Tag Archives: friendship

Friendship, Interior Life, Apostolate

2013-05-11 12.25.47

A pretty bluebell forest in my new neck of the woods 🙂 Sadly only had phone camera with me

We’re approaching the height of Confirmation season. One of the things our Bishop is telling all the Confirmation candidates (spoiler alert to anyone in our diocese) is that they need good, Catholic friends. How true this is for Every Single One Of Us! In my own life, Catholic friends have been a source of joy, fun, consolation, laughter, inspiration, spiritual growth. Whatever state of life we are in – married or single – we need our friends. I’ve discovered, as friends get married and begin families, they need friends in new and different ways. Friends who are very different from you and who inspire you to try harder or challenge you to see beyond your own viewpoint and ways of doing things (sometimes learned the hard way). Friends who don’t really get your line of work and so will take you out of yourself by doing or talking about something completely different. Friends who do share your work and will help you laugh about it. Friends you’ve known so long you can happily curl up on the sofa with, each with your own book. Friends are the remedy and the consolation for much in our life. I do think that the need for good friendships for own interior growth cannot be underestimated. There is a wonderful chapter about this in this fabulous book – for all you ladies out there.

Of course, it is rare (especially as you grow older, don’t you think?) for friendships just to happen, with very little effort. Some friendships just click – you both adore each other – and not very much work is involved at all – or at least it doesn’t feel like work. When I was younger, I only bothered with these kind of friendships and pretty much ignored everyone else. (Yes, how obnoxious.) Now I am older, I am valuing friendships all over the place. Do you know why? Hopefully because I’m a little maturer. But also because, over the last four or five years, I’ve realised the potential within friendship for our apostolate.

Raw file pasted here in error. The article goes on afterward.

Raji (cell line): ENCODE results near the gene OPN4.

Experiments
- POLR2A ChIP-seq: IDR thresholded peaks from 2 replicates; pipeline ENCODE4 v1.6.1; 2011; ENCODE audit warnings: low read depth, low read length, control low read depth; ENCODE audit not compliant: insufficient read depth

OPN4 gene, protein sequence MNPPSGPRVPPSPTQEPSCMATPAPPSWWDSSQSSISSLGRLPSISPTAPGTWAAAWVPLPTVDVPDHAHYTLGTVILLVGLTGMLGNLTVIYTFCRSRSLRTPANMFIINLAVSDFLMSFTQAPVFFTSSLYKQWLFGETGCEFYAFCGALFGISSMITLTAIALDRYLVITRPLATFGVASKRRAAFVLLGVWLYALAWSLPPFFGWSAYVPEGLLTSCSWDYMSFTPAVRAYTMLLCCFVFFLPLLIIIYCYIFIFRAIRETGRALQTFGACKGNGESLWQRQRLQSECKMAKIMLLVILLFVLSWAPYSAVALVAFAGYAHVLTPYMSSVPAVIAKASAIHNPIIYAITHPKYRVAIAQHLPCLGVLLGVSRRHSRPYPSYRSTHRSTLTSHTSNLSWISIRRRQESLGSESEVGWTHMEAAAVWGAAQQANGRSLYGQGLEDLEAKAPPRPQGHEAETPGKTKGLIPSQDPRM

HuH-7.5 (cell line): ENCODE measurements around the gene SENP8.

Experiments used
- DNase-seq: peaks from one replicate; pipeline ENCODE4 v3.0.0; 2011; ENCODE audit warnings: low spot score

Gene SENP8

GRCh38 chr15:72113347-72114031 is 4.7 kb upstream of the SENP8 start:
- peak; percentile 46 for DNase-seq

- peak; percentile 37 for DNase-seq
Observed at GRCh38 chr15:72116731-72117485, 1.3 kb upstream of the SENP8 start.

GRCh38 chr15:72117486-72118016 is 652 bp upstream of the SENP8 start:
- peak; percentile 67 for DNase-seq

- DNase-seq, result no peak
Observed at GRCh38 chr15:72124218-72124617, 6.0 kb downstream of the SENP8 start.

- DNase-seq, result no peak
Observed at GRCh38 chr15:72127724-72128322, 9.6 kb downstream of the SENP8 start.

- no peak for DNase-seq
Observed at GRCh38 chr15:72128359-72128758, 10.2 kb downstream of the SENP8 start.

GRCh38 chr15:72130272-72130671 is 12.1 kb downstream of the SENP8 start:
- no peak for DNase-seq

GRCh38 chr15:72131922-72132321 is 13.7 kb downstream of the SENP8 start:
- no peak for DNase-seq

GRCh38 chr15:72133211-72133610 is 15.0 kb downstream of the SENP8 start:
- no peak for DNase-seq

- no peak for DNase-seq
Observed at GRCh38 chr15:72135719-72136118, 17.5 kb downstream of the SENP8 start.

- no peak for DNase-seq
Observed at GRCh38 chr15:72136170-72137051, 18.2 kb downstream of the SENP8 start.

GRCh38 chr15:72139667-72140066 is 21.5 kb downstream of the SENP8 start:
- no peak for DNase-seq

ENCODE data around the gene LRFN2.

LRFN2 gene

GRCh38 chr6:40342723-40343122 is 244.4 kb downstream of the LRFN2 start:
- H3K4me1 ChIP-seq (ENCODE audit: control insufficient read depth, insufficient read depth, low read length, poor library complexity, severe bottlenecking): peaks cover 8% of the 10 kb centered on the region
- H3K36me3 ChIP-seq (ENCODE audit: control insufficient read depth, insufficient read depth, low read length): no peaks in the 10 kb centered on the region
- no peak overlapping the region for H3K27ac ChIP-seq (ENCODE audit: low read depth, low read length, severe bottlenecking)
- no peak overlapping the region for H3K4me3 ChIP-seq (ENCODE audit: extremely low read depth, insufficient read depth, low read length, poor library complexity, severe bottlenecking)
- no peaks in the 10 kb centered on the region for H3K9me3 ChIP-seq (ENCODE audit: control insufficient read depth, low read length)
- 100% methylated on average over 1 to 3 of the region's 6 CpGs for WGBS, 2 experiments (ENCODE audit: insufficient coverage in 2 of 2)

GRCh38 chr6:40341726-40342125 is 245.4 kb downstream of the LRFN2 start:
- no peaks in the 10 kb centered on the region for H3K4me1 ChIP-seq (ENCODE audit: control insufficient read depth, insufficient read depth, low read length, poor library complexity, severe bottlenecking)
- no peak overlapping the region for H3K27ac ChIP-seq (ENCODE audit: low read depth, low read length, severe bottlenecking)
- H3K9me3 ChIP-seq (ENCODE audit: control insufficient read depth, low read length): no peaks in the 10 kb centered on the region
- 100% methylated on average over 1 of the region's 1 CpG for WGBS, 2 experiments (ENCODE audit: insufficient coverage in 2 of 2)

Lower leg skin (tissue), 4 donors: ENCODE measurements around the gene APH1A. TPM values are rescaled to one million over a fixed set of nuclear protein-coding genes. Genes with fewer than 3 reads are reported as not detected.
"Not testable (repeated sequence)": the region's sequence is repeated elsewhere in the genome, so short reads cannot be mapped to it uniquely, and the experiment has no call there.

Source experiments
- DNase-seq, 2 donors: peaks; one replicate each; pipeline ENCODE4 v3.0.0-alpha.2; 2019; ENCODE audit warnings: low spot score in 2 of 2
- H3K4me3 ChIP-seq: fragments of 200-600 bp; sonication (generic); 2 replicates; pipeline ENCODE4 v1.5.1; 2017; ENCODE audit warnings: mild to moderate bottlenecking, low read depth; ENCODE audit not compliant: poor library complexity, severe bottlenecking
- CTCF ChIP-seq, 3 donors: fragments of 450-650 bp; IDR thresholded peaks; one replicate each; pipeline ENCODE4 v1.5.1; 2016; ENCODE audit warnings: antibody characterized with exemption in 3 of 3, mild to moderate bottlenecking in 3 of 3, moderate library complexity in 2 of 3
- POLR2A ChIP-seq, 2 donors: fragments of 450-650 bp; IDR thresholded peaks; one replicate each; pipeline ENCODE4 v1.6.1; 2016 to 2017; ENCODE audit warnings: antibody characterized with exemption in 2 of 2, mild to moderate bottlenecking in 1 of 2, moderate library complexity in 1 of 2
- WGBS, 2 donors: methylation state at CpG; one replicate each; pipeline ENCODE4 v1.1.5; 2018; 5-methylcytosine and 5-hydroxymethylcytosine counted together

Each of us, if we’re baptised, has an apostolate – whether it’s active or kinda dusty. Each of us, through our union with Christ as his disciples, are called to be busy and active in bringing others to him. All the people we are in contact with in our daily life. All of them. The lady on the desk at the gym. The lovely lady who shows me new eye makeup at the Clinique counter. My driving instructor. The people I went walking with in the bluebell forest at the weekend. (Just a quick scan through my past week…) Building up friendships is the absolute best way to bring others to him. It creates the foundation which, once developed, can be the basis for evangelisation. Our friendship is the first stage Sherry Weddell talks about in her book.

This is the obvious kind of apostolate. The less obvious kind is with our Catholic friends who are maybe a little less strong in their faith. Jesus uses our friendships here, too, if we pray for our friends and about them. What would he have us do? How can we help them grow deeper in their faith? After all, the more passionate disciples he has, the more the new evangelisation can spread.